Kyle Taylor Parker and Nathan Peck, dressed in drag and sporting sky-high Kinky Boots, joined Rivera for a humorous trio of "Camille, Collette, Fifi." Rivera followed with a medley of "Sweet Happy Life" and "Mas que Nada" before launching into the evening's vocal high point, a thrilling, haunting rendition of Jacques Brel's "Carousel." The way Rivera breathed into each and every lyric brought beauty to her vocals, and the use of her voice, hands and arms—combined with the wonderful musical arrangement by Mark Hummel and orchestration by Lynne Shankel as well as Jeff Croiter's lighting—created a perfect, theatrical, and highly moving moment.

A video from composer John Kander kicked off the intermission-less evening's second half, one devoted entirely to the songs written by Kander and the late Fred Ebb. Up first was a medley from Kiss of the Spider Woman, the 1993 musical that won Rivera her second Tony. Backed by dancers Richard Amaro, Brad Bradley, Lloyd Culbreath, Raymond Del Barrio, Robert Montano and Alex Sanchez, Rivera dazzled with portions of "Where You Are," "Gimme Love," and an especially belty version of the title tune.

A simple, touching reading of The Happy Time's "I Don't Remember You" preceded Rivera's recollection of a Kander and Ebb phone call inviting her to be part of their new musical The Rink, which would co-star Liza Minnelli. "Oh, I'd love to play girlfriends with Liza," Rivera remembered telling her songwriting friends. "Oh… It's a mother and daughter.… Who's playing the mother?" Rivera laughed. She then delivered a rousing "Chief Cook and Bottle Washer."

"Love and Love Alone" was the sole offering from the Broadway-bound The Visit, and Rivera concluded her high-energy set with three tunes from Chicago, each special in its own way. For "Class," which drew laugh after laugh, she was joined by Tony winner Ben Vereen, who lent his soaring vocals to the role of Matron "Mama" Morton. In "Nowadays," Rivera offered a remarkable vocal impersonation of her late friend and Chicago co-star Gwen Verdon; at one point, she bowed and blew a kiss to where Verdon would have been standing—a truly touching gesture. And, by the time Broadway's favorite gypsy belted out "And all that jah-azzz"—joined by all of her special guests—the entire audience was once again on its feet.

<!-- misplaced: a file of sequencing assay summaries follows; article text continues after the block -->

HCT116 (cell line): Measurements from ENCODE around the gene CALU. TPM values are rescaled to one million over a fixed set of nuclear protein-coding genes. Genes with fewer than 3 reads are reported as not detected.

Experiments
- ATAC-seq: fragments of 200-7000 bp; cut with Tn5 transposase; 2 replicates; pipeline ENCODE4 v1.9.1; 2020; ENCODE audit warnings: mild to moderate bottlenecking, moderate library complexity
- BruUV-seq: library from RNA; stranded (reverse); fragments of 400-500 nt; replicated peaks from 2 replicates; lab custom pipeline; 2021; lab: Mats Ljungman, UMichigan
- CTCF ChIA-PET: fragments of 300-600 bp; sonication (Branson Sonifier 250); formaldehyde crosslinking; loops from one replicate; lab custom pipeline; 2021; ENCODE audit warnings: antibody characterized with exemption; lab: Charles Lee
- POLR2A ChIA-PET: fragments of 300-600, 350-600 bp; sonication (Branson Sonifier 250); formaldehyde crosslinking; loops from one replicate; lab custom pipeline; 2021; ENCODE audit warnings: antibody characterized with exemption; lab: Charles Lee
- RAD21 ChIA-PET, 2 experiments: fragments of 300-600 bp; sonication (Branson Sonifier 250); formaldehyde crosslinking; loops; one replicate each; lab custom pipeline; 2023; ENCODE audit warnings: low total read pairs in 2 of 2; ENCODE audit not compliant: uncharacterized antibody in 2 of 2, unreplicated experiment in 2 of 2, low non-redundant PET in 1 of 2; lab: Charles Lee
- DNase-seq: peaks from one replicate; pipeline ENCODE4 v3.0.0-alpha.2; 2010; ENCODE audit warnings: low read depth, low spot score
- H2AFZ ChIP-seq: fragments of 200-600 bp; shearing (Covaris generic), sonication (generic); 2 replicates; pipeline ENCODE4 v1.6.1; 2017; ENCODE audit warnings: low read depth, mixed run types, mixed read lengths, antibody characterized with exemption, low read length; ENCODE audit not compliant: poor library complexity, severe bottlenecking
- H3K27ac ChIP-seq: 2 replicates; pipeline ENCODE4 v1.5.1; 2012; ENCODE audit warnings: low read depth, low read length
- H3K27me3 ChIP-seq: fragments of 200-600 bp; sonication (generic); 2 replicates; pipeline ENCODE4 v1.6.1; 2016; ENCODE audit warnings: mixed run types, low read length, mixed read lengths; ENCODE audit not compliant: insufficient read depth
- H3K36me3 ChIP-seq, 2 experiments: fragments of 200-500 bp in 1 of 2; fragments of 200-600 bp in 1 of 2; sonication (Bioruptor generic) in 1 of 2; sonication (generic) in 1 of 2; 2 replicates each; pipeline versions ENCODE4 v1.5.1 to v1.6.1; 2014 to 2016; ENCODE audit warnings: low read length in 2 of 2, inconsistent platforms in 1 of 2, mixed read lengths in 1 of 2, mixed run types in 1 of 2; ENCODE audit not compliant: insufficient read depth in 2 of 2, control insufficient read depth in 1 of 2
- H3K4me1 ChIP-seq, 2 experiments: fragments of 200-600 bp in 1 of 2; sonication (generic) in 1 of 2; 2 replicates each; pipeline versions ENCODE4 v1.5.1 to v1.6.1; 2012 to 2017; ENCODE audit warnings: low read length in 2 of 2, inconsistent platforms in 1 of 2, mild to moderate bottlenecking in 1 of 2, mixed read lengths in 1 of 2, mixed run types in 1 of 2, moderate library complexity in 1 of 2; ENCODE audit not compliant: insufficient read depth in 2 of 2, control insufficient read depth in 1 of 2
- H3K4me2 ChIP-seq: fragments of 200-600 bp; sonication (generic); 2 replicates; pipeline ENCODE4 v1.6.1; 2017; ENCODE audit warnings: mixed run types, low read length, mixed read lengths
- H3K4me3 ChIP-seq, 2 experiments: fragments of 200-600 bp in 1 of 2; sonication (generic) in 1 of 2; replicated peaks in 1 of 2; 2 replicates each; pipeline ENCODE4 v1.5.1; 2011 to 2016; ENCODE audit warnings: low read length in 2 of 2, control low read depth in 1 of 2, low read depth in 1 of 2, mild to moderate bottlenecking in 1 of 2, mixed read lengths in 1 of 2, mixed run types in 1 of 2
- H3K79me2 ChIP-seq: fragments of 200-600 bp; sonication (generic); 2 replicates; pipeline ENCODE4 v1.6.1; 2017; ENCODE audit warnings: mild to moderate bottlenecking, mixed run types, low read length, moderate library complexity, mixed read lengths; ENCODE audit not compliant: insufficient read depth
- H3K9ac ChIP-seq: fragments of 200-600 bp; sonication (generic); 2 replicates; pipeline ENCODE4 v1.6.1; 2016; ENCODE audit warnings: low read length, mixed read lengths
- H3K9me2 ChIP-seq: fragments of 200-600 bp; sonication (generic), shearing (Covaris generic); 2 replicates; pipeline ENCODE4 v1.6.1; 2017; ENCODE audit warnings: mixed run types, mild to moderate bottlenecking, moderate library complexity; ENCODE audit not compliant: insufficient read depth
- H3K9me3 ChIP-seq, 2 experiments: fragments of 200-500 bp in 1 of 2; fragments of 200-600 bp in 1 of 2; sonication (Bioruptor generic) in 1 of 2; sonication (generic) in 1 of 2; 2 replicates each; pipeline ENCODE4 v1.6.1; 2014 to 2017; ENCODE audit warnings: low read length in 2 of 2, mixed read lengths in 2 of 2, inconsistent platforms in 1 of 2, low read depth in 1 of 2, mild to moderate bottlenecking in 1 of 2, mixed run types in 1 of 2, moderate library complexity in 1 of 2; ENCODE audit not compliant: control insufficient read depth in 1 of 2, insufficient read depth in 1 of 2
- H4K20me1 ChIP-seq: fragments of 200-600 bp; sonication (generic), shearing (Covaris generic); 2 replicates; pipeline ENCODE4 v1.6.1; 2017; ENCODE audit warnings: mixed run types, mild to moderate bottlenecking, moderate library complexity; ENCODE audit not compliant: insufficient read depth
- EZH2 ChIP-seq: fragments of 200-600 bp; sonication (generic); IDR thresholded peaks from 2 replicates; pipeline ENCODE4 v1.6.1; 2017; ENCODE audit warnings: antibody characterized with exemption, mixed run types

A visibly moved Rivera explained how grateful she was for everyone's generosity, not only towards her but to Broadway Cares. "I've lost so many of my friends to AIDS—thank you for coming, for caring, for sharing, for giving, because Broadway Cares really needs you and we must never forget that," Rivera said. She then dedicated her touching encore, "Circle of Friends," to those she had lost, those who remain and those she has yet to meet.

Although this writer has had the pleasure of catching Rivera on Broadway in Kiss of the Spider Woman, The Dancer's Life, Nine, and, most recently, in the revival of The Mystery of Edwin Drood, this evening was somehow even more remarkable, one of those magical nights in the theatre. It was also abundantly clear that the gifted performer is loved not only by her legion of fans, but also by the theatre community, who were among those reveling in this night to remember. Happy (belated) birthday, Ms. Rivera.

Chita: A Legendary Celebration raised $413,660 for Broadway Cares/Equity Fights AIDS. BC/EFA executive director Tom Viola said earlier this week, "Chita has been a true and loyal friend to Broadway Cares since our beginnings more than 25 years ago. The energy and enthusiasm she shared onstage tonight were just another example of her impassioned dedication to making a difference in the lives of so many others who need our help the most."

Just prior to the concert, the Broadway legend spoke with Playbill. Read that interview here. See below for a photo gallery of Rivera's best-known roles, from Anita in West Side Story to Claire Wascher in The Visit.

Celebrate Broadway Legend Chita Rivera